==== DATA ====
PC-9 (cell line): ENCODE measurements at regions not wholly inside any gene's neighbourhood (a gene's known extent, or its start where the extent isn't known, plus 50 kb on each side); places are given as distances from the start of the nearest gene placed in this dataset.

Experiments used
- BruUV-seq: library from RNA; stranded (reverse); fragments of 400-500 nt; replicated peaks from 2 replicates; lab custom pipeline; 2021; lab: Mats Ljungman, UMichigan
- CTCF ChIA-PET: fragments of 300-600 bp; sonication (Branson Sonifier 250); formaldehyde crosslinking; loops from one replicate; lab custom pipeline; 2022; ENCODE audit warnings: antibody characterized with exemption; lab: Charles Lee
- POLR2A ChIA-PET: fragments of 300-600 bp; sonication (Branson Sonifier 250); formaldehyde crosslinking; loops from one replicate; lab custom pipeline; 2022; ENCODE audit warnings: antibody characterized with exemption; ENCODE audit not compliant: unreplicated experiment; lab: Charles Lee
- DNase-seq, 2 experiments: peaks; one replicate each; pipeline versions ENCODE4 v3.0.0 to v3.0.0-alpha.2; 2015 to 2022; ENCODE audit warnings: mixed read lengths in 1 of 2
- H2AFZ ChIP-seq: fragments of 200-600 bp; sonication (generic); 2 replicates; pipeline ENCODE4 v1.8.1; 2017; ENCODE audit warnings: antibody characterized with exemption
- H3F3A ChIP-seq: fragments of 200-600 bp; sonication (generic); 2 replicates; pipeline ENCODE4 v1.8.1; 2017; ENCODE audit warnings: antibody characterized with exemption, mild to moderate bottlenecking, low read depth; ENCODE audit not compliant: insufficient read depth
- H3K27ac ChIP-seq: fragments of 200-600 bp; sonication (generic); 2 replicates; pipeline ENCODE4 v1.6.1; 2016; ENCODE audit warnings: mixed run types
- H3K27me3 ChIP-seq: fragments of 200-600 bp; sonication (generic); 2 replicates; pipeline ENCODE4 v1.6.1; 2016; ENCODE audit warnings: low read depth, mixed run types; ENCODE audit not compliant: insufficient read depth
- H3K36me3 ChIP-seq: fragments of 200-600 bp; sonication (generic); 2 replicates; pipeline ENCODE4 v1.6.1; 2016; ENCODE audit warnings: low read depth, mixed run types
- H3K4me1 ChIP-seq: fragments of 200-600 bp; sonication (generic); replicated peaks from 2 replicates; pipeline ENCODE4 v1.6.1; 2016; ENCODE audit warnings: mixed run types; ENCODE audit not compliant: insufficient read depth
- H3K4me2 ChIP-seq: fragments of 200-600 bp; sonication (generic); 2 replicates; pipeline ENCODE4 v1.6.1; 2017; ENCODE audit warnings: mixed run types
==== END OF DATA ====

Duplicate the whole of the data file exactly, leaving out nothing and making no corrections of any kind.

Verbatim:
PC-9 (cell line): ENCODE measurements at regions not wholly inside any gene's neighbourhood (a gene's known extent, or its start where the extent isn't known, plus 50 kb on each side); places are given as distances from the start of the nearest gene placed in this dataset.

Experiments used
- BruUV-seq: library from RNA; stranded (reverse); fragments of 400-500 nt; replicated peaks from 2 replicates; lab custom pipeline; 2021; lab: Mats Ljungman, UMichigan
- CTCF ChIA-PET: fragments of 300-600 bp; sonication (Branson Sonifier 250); formaldehyde crosslinking; loops from one replicate; lab custom pipeline; 2022; ENCODE audit warnings: antibody characterized with exemption; lab: Charles Lee
- POLR2A ChIA-PET: fragments of 300-600 bp; sonication (Branson Sonifier 250); formaldehyde crosslinking; loops from one replicate; lab custom pipeline; 2022; ENCODE audit warnings: antibody characterized with exemption; ENCODE audit not compliant: unreplicated experiment; lab: Charles Lee
- DNase-seq, 2 experiments: peaks; one replicate each; pipeline versions ENCODE4 v3.0.0 to v3.0.0-alpha.2; 2015 to 2022; ENCODE audit warnings: mixed read lengths in 1 of 2
- H2AFZ ChIP-seq: fragments of 200-600 bp; sonication (generic); 2 replicates; pipeline ENCODE4 v1.8.1; 2017; ENCODE audit warnings: antibody characterized with exemption
- H3F3A ChIP-seq: fragments of 200-600 bp; sonication (generic); 2 replicates; pipeline ENCODE4 v1.8.1; 2017; ENCODE audit warnings: antibody characterized with exemption, mild to moderate bottlenecking, low read depth; ENCODE audit not compliant: insufficient read depth
- H3K27ac ChIP-seq: fragments of 200-600 bp; sonication (generic); 2 replicates; pipeline ENCODE4 v1.6.1; 2016; ENCODE audit warnings: mixed run types
- H3K27me3 ChIP-seq: fragments of 200-600 bp; sonication (generic); 2 replicates; pipeline ENCODE4 v1.6.1; 2016; ENCODE audit warnings: low read depth, mixed run types; ENCODE audit not compliant: insufficient read depth
- H3K36me3 ChIP-seq: fragments of 200-600 bp; sonication (generic); 2 replicates; pipeline ENCODE4 v1.6.1; 2016; ENCODE audit warnings: low read depth, mixed run types
- H3K4me1 ChIP-seq: fragments of 200-600 bp; sonication (generic); replicated peaks from 2 replicates; pipeline ENCODE4 v1.6.1; 2016; ENCODE audit warnings: mixed run types; ENCODE audit not compliant: insufficient read depth
- H3K4me2 ChIP-seq: fragments of 200-600 bp; sonication (generic); 2 replicates; pipeline ENCODE4 v1.6.1; 2017; ENCODE audit warnings: mixed run types